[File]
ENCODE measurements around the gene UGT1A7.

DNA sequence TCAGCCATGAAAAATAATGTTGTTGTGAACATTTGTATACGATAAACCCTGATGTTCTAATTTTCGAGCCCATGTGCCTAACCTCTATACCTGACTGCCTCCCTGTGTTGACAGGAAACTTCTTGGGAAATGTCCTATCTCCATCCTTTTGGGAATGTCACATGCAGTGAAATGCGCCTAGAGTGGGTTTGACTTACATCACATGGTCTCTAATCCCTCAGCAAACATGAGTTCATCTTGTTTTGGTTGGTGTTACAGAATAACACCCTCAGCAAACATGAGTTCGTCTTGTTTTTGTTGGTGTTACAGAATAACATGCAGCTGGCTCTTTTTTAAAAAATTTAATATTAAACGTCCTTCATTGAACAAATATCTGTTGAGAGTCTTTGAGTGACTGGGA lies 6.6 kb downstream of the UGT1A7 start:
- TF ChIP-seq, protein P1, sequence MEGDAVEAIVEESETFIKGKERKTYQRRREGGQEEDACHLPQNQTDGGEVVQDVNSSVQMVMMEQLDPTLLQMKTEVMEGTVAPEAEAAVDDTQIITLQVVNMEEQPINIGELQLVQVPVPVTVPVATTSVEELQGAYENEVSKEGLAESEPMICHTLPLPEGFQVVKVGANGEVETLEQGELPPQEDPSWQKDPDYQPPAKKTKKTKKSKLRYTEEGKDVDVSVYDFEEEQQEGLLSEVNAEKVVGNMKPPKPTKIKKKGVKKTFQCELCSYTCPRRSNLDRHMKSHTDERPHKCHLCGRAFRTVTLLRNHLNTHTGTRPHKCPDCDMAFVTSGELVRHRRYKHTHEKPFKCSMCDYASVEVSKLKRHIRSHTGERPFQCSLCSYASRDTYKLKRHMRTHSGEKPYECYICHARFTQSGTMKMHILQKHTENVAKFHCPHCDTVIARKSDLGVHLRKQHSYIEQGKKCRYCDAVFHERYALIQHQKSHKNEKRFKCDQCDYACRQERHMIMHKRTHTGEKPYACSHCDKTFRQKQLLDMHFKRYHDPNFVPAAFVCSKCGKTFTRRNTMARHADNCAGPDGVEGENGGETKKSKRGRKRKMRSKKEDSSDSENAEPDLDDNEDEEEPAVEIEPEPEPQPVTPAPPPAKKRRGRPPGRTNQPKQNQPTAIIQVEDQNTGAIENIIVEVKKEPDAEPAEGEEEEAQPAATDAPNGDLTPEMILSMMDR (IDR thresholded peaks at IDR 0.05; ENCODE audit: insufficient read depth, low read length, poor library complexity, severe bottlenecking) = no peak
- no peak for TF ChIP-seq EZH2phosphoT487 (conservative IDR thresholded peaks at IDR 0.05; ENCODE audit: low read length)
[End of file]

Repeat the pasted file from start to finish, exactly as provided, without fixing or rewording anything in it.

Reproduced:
ENCODE measurements around the gene UGT1A7.

DNA sequence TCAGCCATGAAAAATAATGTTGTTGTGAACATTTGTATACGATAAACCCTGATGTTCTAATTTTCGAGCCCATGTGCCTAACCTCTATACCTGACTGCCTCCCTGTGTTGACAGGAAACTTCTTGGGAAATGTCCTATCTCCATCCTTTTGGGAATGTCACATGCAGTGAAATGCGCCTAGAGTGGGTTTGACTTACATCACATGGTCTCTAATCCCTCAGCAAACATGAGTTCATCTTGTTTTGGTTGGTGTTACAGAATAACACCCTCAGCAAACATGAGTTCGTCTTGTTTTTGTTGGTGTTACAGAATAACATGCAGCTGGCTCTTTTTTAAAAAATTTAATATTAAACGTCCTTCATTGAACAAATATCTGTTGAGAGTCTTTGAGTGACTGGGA lies 6.6 kb downstream of the UGT1A7 start:
- TF ChIP-seq, protein P1, sequence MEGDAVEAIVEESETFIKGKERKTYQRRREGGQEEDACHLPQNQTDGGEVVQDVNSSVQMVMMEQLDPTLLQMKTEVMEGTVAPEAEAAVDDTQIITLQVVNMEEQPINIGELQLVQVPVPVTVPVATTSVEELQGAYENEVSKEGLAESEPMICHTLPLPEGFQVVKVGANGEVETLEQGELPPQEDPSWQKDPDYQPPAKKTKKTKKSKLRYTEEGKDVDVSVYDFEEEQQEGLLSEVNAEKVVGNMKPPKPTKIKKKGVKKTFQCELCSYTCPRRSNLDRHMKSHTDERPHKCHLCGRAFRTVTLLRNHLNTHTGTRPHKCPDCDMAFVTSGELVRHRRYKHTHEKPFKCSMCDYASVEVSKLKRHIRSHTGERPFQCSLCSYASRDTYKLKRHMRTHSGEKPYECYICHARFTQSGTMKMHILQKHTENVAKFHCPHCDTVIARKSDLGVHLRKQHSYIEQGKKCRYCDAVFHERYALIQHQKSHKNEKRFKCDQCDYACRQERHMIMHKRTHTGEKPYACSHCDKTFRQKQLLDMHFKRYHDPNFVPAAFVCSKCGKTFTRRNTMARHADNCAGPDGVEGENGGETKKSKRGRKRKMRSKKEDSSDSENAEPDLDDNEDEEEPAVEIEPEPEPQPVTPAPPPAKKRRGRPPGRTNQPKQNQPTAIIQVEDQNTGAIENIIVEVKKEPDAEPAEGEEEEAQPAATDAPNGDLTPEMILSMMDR (IDR thresholded peaks at IDR 0.05; ENCODE audit: insufficient read depth, low read length, poor library complexity, severe bottlenecking) = no peak
- no peak for TF ChIP-seq EZH2phosphoT487 (conservative IDR thresholded peaks at IDR 0.05; ENCODE audit: low read length)